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How "Muggles" Can Enrich the Library Team

Donna Carroll, University of Leiden | Dec 01, 2011

The University of Warwick is one of the UK's leading universities, ranked seventh overall in the last national assessment of researchers. The university library has been developing innovative ways to meet the needs of this community of researchers, as well as the needs of its students and teaching faculty.

My role as the Academic Services Development Manager at the University of Warwick Library, UK, was created in October 2009. It was intended to:

  • Support service development through evidence-based research and projects in line with library strategy
  • Coordinate the production of e-learning packages, integration of Web 2.0 tools (including social media and networking applications), learning guides and online tutorials for our Academic Services division
  • Assist in promoting our division's activities and services, including developing a Web presence
  • Generate and analyze user feedback, statistics and data to ensure our developments are well informed, evaluated, documented and needs-focused

The post also involves supporting some of our Academic Support librarians' more traditional activities. Integral to the role are the following skills:

  • Project management: I enable effective coordination of wide-ranging projects involving various team members with diverse skill sets.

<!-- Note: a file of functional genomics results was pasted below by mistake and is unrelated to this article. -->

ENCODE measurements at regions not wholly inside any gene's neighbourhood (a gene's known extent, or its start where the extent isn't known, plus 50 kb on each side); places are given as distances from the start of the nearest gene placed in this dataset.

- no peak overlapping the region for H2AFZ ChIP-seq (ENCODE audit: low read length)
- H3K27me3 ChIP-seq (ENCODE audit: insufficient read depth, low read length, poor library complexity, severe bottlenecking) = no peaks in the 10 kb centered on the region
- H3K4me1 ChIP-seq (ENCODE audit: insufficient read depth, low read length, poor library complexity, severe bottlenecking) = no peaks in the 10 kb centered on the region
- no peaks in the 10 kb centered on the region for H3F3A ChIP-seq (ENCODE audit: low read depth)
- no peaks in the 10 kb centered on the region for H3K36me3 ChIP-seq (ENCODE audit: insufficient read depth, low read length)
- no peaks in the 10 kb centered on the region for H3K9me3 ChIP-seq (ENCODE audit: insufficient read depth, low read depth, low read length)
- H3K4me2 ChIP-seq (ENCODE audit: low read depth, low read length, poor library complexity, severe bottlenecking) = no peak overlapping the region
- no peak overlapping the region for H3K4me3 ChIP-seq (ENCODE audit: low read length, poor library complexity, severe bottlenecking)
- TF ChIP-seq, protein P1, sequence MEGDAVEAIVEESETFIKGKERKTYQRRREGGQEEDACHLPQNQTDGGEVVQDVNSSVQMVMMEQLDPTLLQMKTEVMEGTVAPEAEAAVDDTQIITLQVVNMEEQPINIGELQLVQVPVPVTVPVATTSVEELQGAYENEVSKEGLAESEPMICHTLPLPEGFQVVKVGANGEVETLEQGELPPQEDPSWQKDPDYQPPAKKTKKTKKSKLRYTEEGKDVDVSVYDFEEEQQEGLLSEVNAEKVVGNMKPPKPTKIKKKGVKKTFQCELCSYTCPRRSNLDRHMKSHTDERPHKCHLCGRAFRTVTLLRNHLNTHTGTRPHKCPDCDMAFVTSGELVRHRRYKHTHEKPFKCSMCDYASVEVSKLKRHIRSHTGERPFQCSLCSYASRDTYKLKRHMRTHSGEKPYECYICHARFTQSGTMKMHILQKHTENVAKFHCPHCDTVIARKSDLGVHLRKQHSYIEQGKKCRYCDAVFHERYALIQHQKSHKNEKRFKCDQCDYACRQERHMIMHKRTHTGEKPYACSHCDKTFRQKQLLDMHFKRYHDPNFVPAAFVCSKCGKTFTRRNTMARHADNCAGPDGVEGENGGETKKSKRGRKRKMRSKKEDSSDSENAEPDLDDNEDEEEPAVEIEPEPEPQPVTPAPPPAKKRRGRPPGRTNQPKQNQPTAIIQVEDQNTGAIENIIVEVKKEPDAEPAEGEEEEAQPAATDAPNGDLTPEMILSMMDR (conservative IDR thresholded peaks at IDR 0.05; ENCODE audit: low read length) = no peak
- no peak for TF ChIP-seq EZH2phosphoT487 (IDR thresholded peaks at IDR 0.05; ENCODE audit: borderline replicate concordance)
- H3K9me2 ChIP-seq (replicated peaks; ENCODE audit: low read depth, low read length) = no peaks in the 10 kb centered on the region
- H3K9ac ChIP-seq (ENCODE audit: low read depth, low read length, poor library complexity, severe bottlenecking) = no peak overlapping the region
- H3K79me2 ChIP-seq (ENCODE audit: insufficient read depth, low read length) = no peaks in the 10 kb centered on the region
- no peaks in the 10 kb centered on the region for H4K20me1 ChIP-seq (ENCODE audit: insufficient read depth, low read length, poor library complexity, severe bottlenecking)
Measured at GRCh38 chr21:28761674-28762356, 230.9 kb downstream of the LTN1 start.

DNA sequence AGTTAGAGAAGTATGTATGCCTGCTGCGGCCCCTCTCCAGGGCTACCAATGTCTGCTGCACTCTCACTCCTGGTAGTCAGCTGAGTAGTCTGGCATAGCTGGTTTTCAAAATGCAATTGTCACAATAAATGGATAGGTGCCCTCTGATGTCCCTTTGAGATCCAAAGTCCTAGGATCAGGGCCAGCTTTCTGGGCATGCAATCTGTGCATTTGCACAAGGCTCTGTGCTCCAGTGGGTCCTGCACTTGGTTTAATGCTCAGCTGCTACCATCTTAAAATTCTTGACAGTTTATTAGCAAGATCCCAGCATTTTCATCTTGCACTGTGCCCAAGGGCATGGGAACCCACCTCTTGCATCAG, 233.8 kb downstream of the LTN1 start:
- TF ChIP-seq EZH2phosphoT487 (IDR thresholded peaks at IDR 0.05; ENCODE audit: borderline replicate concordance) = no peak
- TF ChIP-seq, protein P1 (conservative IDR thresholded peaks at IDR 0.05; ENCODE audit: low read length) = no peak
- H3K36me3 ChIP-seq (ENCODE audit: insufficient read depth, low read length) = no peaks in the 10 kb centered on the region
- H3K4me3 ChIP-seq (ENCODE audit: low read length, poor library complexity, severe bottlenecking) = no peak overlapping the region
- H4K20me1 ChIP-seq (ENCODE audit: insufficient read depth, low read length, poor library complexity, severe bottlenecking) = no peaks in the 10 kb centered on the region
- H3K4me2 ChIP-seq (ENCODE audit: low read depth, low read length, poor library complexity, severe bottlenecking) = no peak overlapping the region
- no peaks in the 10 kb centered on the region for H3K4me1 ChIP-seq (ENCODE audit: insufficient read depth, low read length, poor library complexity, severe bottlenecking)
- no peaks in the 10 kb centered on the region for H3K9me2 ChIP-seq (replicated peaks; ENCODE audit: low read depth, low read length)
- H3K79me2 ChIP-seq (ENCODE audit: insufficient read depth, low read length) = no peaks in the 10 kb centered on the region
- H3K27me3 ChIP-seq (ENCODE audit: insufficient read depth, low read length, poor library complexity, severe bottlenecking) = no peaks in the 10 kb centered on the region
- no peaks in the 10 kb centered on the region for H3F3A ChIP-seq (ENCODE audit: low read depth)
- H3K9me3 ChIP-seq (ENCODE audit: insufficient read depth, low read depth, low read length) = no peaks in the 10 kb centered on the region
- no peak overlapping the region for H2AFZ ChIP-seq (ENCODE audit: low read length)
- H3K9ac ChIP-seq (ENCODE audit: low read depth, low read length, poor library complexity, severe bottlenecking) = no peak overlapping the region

• Research skills: Much of my work involves investigating developments in new technologies and methodologies within the library world, as well as the teaching and learning sector more generally. We're also involved in investigating our local environment to ensure a needs-driven provision of services.
  • Understanding of the university community: Our library is working hard to offer segmented provisions targeted toward particular sectors of the university community, specifically undergraduates, researchers and teaching staff.

My background allows me to meet these challenges. I hold a doctorate in physics, providing me with research and statistical analysis skills, as well as good integration and an empathy with our university's research community. I was also a lecturer, which gave me a sound pedagogical knowledge. I've found this important when supporting new approaches to skills training and when working with colleagues who are developing university learning environments. Those environments include:

  • Research Exchange: This is an imaginative and technology-rich facility where research staff and students can study and cross-pollinate with others.
  • Learning Grid: Open 24/7, this innovative space supports independent and group learning.
  • Teaching Grid: This offers collaborative support and experimental teaching spaces for all teaching staff.

I'm grateful that the forward-thinking nature of our university library has allowed me to make a contribution to this field. Traditionally trained library staff and we "muggles" (please forgive the Harry Potter reference) can complement each other's skills sets to offer an even more enhanced and broad-ranging library service to today's academic community.